Portuguese authorities have issued a freezing order on the bank accounts of Isabel dos Santos, widening a hunt for the assets of Africa’s richest woman, who is suspected by Angola’s government of mismanaging the state oil company which she led as chair until 2017.
The office of Portugal’s public prosecutor said in a statement Tuesday the order was part of a “request for international judicial cooperation from Angolan authorities.”
Angolan President Joao Lourenco began a crackdown on corruption almost immediately after winning elections in 2017 and succeeding Dos Santos’s father, whose 38-year rule enabled his children to
Dos Santos has previously denied any wrongdoing. Her Lisbon-based spokesman wasn’t immediately available to comment.
In December, an Angolan court froze the local assets of Dos Santos, those of her husband and one of her executives after allegations arose that they had engaged in deals with state-owned companies that cost the state $1.14 billion.
She has also been named as a suspect in a probe into alleged mismanagement of state oil giant Sonangol.
One of her brothers is currently on trial in Angola on charges of illegally transferring $500 million to a bank account in the U.K. shortly before Lourenco assumed office.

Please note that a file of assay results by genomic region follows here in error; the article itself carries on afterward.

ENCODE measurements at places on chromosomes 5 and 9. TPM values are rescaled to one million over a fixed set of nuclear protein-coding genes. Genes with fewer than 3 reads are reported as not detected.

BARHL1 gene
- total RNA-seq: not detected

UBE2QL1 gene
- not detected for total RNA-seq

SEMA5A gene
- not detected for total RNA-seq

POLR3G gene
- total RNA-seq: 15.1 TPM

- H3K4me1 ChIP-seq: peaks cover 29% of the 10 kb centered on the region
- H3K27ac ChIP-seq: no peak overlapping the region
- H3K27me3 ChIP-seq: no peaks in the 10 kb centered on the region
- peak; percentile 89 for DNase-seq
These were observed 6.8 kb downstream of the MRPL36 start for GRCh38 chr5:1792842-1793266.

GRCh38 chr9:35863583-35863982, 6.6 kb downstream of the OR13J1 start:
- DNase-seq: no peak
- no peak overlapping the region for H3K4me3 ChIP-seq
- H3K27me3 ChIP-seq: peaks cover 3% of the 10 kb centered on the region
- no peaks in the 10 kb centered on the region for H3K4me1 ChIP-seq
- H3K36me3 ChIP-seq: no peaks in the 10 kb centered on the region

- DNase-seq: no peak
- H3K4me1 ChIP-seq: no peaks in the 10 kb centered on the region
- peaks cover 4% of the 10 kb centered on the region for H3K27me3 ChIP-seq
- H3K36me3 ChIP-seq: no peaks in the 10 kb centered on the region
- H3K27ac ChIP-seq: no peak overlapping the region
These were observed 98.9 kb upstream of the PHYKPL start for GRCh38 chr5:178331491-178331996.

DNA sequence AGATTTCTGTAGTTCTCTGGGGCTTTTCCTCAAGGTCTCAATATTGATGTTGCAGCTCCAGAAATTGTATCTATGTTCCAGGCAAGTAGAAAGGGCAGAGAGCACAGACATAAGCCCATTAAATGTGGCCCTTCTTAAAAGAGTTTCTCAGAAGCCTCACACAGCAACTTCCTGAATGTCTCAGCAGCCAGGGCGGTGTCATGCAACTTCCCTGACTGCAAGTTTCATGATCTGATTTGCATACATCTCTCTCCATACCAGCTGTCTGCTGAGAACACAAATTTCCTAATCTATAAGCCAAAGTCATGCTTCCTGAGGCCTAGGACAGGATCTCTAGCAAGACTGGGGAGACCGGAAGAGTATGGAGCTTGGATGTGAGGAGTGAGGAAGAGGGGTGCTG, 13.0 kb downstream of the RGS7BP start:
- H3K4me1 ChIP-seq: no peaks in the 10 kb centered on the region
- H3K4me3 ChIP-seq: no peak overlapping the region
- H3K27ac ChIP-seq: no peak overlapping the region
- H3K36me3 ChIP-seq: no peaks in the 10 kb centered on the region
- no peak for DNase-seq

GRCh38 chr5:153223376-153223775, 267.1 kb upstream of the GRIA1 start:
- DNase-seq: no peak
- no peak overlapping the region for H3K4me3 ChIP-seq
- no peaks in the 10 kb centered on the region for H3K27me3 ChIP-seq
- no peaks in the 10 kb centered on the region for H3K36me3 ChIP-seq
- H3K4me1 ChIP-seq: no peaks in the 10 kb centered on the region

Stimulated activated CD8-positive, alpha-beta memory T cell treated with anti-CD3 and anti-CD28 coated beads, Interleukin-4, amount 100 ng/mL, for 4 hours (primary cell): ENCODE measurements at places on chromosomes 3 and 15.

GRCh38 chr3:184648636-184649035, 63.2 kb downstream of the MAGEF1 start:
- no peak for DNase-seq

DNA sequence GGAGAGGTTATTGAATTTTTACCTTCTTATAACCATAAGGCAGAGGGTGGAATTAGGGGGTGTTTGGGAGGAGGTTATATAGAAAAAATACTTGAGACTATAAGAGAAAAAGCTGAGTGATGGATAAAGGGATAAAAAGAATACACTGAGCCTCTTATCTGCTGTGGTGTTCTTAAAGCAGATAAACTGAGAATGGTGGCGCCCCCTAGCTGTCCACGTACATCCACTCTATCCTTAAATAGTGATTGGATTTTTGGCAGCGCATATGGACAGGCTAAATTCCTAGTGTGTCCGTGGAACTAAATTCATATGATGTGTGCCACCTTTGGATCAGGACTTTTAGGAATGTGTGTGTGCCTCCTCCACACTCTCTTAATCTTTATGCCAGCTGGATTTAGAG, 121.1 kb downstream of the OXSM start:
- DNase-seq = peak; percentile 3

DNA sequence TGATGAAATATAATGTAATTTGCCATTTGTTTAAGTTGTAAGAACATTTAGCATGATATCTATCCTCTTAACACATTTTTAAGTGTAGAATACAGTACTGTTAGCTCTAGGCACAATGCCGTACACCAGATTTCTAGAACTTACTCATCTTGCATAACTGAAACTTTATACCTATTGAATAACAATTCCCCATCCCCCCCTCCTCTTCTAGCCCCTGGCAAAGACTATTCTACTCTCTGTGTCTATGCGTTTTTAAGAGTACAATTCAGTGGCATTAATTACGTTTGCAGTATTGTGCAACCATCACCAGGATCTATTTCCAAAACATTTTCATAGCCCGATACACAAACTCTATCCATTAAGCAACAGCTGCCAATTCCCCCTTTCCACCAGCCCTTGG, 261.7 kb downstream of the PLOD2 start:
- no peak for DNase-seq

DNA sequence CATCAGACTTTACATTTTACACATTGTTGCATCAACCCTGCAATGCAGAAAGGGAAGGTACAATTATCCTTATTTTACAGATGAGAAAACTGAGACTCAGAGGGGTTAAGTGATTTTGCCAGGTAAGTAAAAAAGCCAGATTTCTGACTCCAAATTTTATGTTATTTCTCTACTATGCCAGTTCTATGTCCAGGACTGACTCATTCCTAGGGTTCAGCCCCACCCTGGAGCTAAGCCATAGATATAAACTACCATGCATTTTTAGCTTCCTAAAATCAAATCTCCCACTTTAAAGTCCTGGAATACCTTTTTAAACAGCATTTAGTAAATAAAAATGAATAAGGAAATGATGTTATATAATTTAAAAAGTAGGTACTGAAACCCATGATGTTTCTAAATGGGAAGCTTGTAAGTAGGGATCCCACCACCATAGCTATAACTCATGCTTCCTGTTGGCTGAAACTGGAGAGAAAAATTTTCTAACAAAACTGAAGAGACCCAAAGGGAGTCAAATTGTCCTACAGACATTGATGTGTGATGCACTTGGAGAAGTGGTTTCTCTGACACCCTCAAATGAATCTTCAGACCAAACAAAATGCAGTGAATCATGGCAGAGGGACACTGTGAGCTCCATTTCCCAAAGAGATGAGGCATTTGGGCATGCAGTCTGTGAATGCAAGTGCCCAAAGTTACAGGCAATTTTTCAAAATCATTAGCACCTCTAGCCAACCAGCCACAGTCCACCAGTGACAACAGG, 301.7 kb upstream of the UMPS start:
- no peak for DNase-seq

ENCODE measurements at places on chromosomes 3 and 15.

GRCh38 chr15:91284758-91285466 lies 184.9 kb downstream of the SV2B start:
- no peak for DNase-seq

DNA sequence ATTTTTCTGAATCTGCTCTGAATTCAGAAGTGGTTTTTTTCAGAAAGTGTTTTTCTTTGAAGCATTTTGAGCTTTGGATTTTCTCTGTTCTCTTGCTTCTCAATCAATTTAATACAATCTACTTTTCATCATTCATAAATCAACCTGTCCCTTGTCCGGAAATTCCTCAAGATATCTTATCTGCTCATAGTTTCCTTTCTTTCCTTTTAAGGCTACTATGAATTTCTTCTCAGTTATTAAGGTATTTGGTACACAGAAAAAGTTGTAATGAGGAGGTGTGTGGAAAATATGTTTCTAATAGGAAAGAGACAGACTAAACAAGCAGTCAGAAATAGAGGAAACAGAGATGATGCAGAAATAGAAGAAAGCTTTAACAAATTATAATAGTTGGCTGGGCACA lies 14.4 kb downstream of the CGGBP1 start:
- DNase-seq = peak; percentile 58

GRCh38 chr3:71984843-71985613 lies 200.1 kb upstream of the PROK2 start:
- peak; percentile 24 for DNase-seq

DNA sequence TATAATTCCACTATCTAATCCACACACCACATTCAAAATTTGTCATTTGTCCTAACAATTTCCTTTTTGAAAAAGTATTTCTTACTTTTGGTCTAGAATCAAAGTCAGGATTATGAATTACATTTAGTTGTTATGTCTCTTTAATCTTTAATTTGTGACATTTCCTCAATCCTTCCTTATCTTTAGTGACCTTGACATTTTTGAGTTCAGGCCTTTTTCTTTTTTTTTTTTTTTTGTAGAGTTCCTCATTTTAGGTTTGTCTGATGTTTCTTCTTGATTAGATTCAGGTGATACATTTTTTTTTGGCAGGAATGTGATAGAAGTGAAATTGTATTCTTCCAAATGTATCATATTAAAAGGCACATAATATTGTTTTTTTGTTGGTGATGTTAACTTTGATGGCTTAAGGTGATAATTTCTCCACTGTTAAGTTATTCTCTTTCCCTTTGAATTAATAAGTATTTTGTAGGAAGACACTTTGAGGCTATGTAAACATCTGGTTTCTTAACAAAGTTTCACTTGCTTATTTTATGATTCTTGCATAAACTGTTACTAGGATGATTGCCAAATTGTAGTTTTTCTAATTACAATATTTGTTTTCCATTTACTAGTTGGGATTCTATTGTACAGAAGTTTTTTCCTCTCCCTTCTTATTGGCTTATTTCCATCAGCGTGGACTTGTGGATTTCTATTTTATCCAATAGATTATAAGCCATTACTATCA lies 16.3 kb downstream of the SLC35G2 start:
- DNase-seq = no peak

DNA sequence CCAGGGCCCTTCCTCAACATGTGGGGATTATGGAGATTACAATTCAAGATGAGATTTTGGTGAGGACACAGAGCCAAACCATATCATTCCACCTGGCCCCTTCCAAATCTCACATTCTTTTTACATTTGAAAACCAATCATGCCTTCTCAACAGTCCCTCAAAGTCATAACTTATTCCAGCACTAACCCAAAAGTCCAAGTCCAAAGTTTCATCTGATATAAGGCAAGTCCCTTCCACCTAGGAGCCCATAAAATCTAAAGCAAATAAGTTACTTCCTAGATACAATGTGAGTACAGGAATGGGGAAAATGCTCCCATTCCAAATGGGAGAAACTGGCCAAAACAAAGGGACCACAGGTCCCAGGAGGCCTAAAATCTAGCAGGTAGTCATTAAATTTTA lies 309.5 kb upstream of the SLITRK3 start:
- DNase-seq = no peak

The 46-year-old London-educated engineer has an estimated net worth of about $2 billion, Bloomberg data show. A sizable portion of her wealth is in Portugal, Angola’s former colonial ruler, through indirect stakes in Portuguese oil company Galp Energia SGPS SA and cable firm NOS SGPS SA.
The Portuguese freezing order came just one day after Spanish lender Abanca Corp. Bancaria SA agreed to buy 95% of Lisbon-based lender EuroBic Portugues SA, in which Dos Santos has a 42.5% stake, for an undisclosed amount.
Portuguese weekly Expresso first reported the measure on its website on Tuesday.
Last month, Angola’s prosecutor general met with his counterpart in Lisbon to seek help recovering Angolan assets that are believed to have been illegally transferred abroad during ex-President Jose Eduardo dos Santos’s rule.
Lourenco said in an interview last week he’s made fighting corruption a priority because he saw it reach such high levels for decades, having served in the government as defense minister. He said he’s finally in a position to act.